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Aug 24, 2015

Summer’s End No Match for Stereo Headphone Sales

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The signs are all around us.  Back to School displays at retailers are firmly in place, coffee lovers have begun talking about the return of Pumpkin Spice Lattes to Starbucks and we’re down to a precious few pool days in the season.  Yes, summer is coming to an end.  But as much of the country prepares for fall and the (merciful) cool down of the weather, the stereo headphone market remains red hot.

Despite concerns that consumers have become saturated with headphones or that the trend in lifestyle focused premium headphones has run its course, the market continues to thrive.  For the 12 months ending in July, headphone sales have grown 18 percent to $2.9 billion, making it CE’s sixth largest product category according to NPD’s Retail Tracking Service.  In fact, to date, the headphone market is growing faster than it did last year.  During this time, the market has faced some headwinds. Consumers are buying fewer tablets (tablet sales and adoption help fuel demand for headphones) though 13 percent growth in smartphone sales, according to NPD’s Mobile Phone Track, has likely offset that impact, and competition from low-cost brands entering the market have challenged more established brands competing in higher pricing segments.  Fortunately for companies making and selling headphones, none of these things significantly affected sales.

Instead, consumers looked to add to their headphone collections this year.  Sales of wireless Bluetooth headphones have more than doubled through July compared to last year, while water/sweat resistant fitness headphones grew by an astounding 88 percent.  The growth stands out not so much because they represent new products on the market, but because they address new listening occasions and needs for users. For instance, buyers of Bluetooth headphones looking for the convenience of wireless cannot replicate that experience with another pair of wired headphones.  Many over the ear, on the ear, or in-ear headphones are difficult to appropriate for working out.  These new headphone segments have given consumers a reason to go out and buy a new pair of headphones- not simply to replace a lost or broken pair.  Additionally, Bluetooth and fitness headphone average selling prices of $106 and $65 respectively, are both significantly higher than the rest of the market, providing a lift to overall ASPs.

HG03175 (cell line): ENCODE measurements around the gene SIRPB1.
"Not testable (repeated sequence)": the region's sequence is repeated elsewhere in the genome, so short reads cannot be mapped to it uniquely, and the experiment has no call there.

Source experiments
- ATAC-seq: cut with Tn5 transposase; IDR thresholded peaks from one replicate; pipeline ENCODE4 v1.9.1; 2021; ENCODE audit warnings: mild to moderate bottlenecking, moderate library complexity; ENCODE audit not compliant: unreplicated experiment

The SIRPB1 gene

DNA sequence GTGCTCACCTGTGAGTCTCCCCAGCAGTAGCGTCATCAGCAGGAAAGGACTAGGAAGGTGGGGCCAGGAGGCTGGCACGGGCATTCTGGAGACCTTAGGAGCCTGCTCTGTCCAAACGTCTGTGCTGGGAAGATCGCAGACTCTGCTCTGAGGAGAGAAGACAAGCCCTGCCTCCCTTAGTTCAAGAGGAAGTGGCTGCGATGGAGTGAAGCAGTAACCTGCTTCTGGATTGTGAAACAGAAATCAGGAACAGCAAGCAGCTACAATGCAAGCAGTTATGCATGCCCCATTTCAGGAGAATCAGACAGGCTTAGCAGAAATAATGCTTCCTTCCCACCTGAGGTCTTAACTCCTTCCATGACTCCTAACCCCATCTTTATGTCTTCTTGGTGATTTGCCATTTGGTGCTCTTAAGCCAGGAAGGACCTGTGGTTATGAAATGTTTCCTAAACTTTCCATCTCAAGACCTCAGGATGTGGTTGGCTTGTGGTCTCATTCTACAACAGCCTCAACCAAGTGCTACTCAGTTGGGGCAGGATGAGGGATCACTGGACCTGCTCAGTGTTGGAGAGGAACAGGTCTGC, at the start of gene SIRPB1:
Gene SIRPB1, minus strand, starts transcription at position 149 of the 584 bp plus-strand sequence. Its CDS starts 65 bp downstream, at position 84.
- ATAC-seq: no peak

Premium headphones ($100+) have maintained their momentum as well, growing 24 percent in the last 12 months.  Leading the premium segment are Beats by Dre and Bose, which collectively command 81 percent of the premium segment.  They have also become the two leading brands in the market overall, regardless of pricepoint, accounting for 44 percent of total headphone dollars- an increase from a year ago.

And there is still plenty of room for innovation ahead.  50 Cent’s SMS Audio has partnered with Intel on earbuds embedded with biometric sensors designed to measure heart rate, an effort to capitalize on the momentum in the digital fitness market. Skullcandy, seeing that female consumers now account for half of all headphone spending (from 45 percent 2 years ago) designed a line of headphones tuned and fitted especially for women. And upstart companies like Bragi are making their wireless earbuds, the Dash, a standalone device with fitness tracking capabilities and an embedded 4GB MP3 player- effectively liberating the headphones from the smartphone (key for fitness).  These new features, which seek to both broaden the use case and appeal of the category, should help keep consumer demand for headphones high through the coming year.  Sure the early signs of fall mean another summer is in the books, but it’s an endless summer for the headphone market.

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